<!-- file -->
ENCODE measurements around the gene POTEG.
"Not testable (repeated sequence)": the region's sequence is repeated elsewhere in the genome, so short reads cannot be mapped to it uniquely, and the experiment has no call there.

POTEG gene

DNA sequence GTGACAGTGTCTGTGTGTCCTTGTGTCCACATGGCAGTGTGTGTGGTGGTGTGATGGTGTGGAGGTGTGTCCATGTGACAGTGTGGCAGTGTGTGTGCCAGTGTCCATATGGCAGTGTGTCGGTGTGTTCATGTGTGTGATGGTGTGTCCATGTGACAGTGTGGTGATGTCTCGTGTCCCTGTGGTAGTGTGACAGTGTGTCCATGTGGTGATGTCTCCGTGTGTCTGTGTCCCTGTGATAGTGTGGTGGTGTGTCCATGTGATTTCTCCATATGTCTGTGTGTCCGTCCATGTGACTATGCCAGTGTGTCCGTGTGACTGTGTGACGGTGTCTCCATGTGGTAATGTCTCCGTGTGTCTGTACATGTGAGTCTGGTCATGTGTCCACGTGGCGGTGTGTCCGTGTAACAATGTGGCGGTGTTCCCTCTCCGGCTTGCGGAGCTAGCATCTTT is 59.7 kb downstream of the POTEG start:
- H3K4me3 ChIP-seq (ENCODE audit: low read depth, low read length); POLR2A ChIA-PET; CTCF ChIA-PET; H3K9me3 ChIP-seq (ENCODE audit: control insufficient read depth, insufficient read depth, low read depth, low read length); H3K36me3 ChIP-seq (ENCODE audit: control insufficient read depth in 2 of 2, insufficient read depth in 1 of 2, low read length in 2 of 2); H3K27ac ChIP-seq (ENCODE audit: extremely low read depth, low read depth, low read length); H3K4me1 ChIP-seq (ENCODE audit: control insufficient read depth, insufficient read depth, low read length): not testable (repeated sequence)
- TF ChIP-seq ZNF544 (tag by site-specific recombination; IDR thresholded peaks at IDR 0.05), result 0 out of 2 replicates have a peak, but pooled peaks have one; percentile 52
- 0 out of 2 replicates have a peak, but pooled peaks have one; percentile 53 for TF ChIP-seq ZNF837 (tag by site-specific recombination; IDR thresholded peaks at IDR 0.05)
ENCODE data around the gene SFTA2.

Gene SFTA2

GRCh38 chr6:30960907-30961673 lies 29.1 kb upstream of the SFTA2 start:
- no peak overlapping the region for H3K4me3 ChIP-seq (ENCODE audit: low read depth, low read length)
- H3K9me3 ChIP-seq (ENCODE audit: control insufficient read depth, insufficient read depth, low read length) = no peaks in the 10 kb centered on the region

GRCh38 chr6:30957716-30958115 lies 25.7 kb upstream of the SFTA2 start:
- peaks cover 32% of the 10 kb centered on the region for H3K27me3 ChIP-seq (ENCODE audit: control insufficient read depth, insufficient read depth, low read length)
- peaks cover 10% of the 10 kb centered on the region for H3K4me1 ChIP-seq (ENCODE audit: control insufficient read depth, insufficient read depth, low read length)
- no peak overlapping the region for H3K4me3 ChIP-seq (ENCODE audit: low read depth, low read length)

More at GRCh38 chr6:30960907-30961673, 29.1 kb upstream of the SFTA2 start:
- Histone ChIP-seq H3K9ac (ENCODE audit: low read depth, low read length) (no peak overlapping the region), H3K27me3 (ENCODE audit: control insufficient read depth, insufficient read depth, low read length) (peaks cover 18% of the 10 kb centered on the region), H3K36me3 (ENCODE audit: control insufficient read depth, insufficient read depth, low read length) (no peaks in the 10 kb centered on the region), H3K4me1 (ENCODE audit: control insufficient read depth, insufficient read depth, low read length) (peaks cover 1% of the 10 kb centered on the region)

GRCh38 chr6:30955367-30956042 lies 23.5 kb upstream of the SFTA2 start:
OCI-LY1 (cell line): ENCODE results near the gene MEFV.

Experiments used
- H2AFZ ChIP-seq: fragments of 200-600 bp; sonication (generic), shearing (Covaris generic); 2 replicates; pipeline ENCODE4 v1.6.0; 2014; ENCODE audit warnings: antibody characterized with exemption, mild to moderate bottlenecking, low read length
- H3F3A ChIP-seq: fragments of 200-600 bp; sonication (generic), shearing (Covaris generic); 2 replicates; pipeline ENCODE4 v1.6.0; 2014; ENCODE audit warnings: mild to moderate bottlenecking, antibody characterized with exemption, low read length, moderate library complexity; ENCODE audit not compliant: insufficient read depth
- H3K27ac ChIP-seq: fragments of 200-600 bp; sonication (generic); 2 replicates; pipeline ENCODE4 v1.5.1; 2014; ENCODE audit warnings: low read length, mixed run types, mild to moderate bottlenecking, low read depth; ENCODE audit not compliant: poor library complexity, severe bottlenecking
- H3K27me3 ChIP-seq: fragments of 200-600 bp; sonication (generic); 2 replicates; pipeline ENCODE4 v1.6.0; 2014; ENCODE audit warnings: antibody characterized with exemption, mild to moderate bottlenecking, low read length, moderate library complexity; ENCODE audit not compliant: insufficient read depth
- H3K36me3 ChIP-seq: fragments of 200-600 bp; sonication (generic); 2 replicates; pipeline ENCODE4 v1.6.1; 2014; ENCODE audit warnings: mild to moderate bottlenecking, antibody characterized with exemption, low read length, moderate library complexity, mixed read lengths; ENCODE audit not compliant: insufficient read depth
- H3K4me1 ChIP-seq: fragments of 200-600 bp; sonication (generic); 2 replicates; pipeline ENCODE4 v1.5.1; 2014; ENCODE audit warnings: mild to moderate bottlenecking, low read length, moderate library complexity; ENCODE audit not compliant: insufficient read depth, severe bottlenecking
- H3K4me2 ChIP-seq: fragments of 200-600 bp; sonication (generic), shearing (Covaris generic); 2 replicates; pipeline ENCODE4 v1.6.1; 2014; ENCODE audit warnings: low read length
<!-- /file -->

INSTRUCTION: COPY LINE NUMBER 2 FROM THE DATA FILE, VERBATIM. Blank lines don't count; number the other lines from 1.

"Not testable (repeated sequence)": the region's sequence is repeated elsewhere in the genome, so short reads cannot be mapped to it uniquely, and the experiment has no call there.